WASHINGTON - A federal judge handed the banking industry a decisive victory in its battle for control of electronic systems for delivering welfare and food stamp benefits.

U.S. District Judge Emmet G. Sullivan ruled against Transactive Corp., which had challenged a Treasury Department procedure for awarding electronic benefits transfer contracts exclusively to banks or other depository institutions.

Transactive, a subsidiary of Gtech Corp., the leading provider of automated state lottery systems, accused the Treasury of acting "arbitrarily and capriciously" in using a bidding process that discriminates against nonbanks.

The judge, who read his ruling Thursday in U.S. District Court for the District of Columbia, said Transactive failed to prove its claim.

Transactive, which is based in Austin, Tex., said it intends to appeal.

In the test case, Transactive sued to prevent an eight-state coalition, the Southern Alliance of States, from using the Treasury bidding procedure known as invitation for expressions of interest, or IEI. It was designed to streamline the conventional method of inviting requests for proposal, RFPs. The latter do not require that the primary contractor be a bank, thrift, or credit union.

Under the Southern Alliance IEI, released in March, a depository institution was to be designated on or after Oct. 17 to create a system that would give participating cardholders access through electronic terminals to Social Security and Veterans benefits, food stamps, and Aid to Families with Dependent Children.

The IEI rules call for a depository institution to serve as the government's financial agent. But the contractor could subcontract the data processing work to a nonbank.

States still have the option of issuing RFPs to nonbank providers. If the federal government is not a party to those deals, they do not need a bank agent.

Transactive, which provides electronic benefits transfer, or EBT, in Texas and New York City, "remains convinced that the procurement process restricts competition and is fundamentally unfair," said company spokesman Marc Palazzo. The decision Thursday "is not in the interest of the states, retailers, benefit recipients, or taxpayers."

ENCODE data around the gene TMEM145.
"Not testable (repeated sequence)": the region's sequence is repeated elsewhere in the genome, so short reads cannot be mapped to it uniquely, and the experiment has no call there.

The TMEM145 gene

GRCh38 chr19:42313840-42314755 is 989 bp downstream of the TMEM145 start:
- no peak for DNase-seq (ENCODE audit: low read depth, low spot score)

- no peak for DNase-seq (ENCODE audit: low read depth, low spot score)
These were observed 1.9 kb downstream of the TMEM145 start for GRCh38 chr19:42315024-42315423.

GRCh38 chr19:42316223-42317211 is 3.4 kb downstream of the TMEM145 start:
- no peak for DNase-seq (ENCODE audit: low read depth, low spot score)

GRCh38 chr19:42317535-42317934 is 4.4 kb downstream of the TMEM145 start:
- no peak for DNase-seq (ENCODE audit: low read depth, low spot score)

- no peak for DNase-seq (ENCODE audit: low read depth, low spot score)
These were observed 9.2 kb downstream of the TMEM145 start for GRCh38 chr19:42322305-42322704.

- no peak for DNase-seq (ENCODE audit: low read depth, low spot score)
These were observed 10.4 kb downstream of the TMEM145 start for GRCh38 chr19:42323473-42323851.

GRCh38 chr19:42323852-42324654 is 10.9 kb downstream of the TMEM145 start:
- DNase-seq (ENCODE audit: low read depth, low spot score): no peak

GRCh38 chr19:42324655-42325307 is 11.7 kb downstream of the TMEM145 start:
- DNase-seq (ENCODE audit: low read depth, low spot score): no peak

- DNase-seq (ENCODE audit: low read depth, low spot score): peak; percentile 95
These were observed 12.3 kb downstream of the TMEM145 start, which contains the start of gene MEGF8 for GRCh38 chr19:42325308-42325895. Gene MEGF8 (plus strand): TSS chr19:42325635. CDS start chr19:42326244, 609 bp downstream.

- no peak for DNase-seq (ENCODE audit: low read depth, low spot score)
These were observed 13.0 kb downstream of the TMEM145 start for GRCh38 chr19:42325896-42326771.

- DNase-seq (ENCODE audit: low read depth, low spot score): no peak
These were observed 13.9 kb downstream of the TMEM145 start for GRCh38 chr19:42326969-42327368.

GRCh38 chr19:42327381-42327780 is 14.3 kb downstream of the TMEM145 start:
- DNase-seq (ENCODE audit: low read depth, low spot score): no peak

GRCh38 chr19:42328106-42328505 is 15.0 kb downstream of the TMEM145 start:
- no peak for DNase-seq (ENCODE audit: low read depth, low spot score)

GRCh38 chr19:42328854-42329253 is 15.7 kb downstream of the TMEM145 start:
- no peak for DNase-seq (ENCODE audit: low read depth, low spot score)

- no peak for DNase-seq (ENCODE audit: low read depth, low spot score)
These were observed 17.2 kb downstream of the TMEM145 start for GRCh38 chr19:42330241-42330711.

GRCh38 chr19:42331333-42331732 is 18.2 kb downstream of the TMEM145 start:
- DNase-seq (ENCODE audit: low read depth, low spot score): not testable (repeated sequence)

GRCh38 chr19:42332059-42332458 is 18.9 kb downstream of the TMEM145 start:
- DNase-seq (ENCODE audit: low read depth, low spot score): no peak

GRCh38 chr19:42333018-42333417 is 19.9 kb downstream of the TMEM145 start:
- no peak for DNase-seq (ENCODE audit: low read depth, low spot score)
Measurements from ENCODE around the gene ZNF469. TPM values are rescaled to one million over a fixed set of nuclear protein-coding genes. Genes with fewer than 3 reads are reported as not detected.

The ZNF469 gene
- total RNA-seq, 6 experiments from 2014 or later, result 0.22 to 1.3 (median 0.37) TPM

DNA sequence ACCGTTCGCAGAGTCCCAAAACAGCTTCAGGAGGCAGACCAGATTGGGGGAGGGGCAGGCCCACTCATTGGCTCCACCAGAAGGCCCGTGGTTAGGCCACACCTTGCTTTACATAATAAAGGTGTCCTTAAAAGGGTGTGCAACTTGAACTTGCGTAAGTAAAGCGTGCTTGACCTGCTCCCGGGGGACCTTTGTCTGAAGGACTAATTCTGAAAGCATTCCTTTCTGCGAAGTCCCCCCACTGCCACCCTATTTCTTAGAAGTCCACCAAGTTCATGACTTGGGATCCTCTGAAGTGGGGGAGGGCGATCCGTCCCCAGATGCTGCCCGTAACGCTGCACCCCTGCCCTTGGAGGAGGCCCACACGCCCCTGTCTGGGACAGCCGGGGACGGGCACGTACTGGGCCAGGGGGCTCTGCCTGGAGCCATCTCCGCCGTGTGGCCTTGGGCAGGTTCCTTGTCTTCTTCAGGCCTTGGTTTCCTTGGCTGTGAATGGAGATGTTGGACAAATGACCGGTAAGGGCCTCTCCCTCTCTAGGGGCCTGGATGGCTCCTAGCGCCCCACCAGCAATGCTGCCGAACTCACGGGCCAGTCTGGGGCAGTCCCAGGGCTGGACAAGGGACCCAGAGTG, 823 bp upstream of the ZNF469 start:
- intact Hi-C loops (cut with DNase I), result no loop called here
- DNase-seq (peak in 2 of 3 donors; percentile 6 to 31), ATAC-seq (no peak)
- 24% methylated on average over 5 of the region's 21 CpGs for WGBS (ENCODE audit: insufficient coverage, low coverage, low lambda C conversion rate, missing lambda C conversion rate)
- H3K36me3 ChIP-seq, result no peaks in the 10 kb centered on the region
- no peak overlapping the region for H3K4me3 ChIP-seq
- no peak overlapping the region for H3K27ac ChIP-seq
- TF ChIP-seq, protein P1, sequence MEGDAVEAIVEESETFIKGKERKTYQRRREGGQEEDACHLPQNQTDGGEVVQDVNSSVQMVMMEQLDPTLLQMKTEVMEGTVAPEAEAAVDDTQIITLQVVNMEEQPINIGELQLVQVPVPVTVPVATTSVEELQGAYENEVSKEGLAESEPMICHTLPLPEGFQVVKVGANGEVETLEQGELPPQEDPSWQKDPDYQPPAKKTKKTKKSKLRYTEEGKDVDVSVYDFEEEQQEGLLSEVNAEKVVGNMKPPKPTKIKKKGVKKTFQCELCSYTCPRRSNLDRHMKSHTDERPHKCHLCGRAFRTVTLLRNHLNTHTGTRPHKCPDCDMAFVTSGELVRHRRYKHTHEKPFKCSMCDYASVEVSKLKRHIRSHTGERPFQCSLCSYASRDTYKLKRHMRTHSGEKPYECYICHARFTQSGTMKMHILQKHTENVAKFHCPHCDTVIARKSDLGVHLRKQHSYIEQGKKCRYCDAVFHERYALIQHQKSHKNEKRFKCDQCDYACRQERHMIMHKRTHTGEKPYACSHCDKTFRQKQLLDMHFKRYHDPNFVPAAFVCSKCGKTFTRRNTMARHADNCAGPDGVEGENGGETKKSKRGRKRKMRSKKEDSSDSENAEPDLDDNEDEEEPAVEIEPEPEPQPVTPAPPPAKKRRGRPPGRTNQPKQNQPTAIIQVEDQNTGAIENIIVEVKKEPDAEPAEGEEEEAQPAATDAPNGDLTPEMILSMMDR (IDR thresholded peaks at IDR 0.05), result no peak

Transactive's request for a stay on the Southern Alliance project, pending an appeal, was denied. Transactive had previously been denied an injunction, and the southern project was proceeding.

"We're thrilled," said Melba Price, associate director and policy coordinator for the Southern Alliance in St. Louis. "The IEI option must be available to the states" because it promotes scale economies and efficiencies, she said.

Edith S. Marshall, deputy chief of the civil division in the U.S. Attorney's office, said the ruling "was based on a sound reading of the legal principles and a proper application of the law."

"It is very significant for the banking industry and for the beneficiaries of EBT," said Thomas Greco, associate general counsel at the American Bankers Association. It solidifies banks' role in payment systems, he said, and "allows Treasury to use this efficient bidding process to modernize the delivery of federal benefits."

Deluxe Corp., a competitor of Transactive, is generally satisfied with the outcome, said Tom McLaughlin, vice president of government services for Deluxe Data in Milwaukee.

"Our concern was that the states have a choice," he said. "This ruling upholds a choice made by the southern states." Northeastern states, by contrast, chose to go the RFP route.

The judge said he had little leeway. Under Supreme Court precedent, a judge must defer to an agency's interpretation of its rules, and he said Transactive did not prove the applicability of certain exceptions.

Responding to Transactive's accusations, Treasury produced crates of records from agency deliberations. The judge said it "strains credulity" to think Treasury acted unreasonably on a policy that was so thoroughly documented.

The judge also dismissed a secondary challenge, saying Treasury rectified any technical violations of the Intergovernmental Cooperation Act during the course of the litigation.

Jeffrey Kutler in New York contributed to this article.

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